a) Reversal of Onus or Adverse Inference
The burden of proving causation typically rests on the plaintiff, along the lines already discussed, as part of the case that needs to be met. However, sometimes, courts will quickly transfer on the defendant the burden of explaining how the negligent action is not the cause of the injury. In Snell, supra p. 328, the Supreme Court of Canada explained that “the allocation of the burden of proof is not immutable. Both the burden and the standard of proof are flexible concepts”. The shifting of the burden will happen when a defendant has particular knowledge of a matter that may have caused the injury. In such instance, “very little affirmative evidence on the part of the plaintiff will justify the drawing of an inference of causation in the absence of evidence to the contrary” (Snell, supra pp. 328-329).
Adverse inferences will usually be invoked in cases of complex origin, where science may be lacking or the information is under the control of the defendant. One such example is where a railroad company has control of the information about the breaking capacity of a particular train: Stamper v. Finnigan et al. (1986), 74 NBR (2d) 271 paras 221-237 (QB), confirmed at (1988), 85 NBR (2d) 404 para 60 (CA), although the Court of Appeal saw enough evidence without the need to rely on adverse inferences. Medical malpractice is another field where adverse inferences are used, given the specific knowledge held by the defendants.
In Snell, supra, the ophthalmologist had pursued the cataract operation despite retroorbital bleeding. The removal of the cataract itself had caused some bleeding in the eye and it was impossible to determine from which action the optic nerve atrophy came from. Had the doctor postponed the operation when the bleeding behind the eye was noticed, its effect on the eyesight could have been better determined. The pursuit of the surgery when it should have been stopped made it impossible to identify the precise cause of the blindness. The matter was complicated further by pre-existing conditions of the plaintiff. Nevertheless, all three levels of courts applied the adverse inference rule and the defendant failed to provide a satisfactory explanation to the plaintiff’s condition and was therefore liable.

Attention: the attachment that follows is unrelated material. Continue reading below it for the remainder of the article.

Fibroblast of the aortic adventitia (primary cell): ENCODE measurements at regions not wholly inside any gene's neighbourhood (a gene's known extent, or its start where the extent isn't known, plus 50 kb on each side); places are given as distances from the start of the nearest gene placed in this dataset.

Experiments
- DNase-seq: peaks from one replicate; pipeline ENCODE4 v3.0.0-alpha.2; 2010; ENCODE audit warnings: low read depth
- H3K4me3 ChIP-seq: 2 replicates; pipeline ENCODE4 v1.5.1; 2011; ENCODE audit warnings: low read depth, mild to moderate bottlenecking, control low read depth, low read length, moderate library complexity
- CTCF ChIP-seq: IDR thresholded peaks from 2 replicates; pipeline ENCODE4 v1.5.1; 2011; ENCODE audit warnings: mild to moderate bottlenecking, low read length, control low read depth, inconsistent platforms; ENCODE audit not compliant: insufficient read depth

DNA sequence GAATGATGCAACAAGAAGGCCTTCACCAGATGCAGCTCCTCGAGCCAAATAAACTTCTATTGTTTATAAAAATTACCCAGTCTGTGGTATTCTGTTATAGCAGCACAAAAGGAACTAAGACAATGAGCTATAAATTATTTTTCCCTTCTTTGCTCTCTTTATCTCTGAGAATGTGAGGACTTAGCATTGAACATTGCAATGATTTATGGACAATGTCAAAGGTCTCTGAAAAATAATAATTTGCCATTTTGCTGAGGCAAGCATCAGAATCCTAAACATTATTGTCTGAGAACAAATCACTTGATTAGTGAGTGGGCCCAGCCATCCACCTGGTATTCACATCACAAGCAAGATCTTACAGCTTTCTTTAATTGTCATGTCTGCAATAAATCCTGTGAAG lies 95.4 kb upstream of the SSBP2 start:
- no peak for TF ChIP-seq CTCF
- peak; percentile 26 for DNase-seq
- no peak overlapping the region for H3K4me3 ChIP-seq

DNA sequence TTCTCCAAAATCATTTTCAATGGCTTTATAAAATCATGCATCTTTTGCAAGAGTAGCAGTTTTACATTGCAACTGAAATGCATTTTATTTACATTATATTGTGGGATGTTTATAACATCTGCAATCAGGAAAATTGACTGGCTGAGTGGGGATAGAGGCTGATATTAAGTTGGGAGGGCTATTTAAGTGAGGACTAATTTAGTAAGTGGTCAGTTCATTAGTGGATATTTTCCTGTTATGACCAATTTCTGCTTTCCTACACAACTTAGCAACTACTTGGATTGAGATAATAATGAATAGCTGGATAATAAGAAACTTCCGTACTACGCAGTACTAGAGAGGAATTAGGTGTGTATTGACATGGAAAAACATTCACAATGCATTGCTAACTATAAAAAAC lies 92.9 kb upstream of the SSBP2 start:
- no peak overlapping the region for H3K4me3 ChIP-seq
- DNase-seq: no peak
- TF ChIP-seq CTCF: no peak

Technically, the ‘but for’ test remains the same, but the burden resting on the plaintiff will be lightened somewhat. Failure on the part of the defendant to provide an acceptable explanation will lead to an adverse inference of causation.
b) Material Contribution to the Risk of Injury
In specific types of cases, the courts will stray from the usual ‘but for’ test to establish causation. This scenario is distinct from the one of adverse inferences which is available anytime a defendant has control over the relevant information. Where several negligent tortfeasors contribute to an injury and their actions confound which one has caused the damage, the presiding judge will rely on the test of ‘material contribution to the risk of injury’: Cook v. Lewis,  SCR 830; Snell, supra pp. 321-322 & 327. In Clements v. Clements,  2 SCR 181 paras 13-14, the majority of the Supreme Court explained: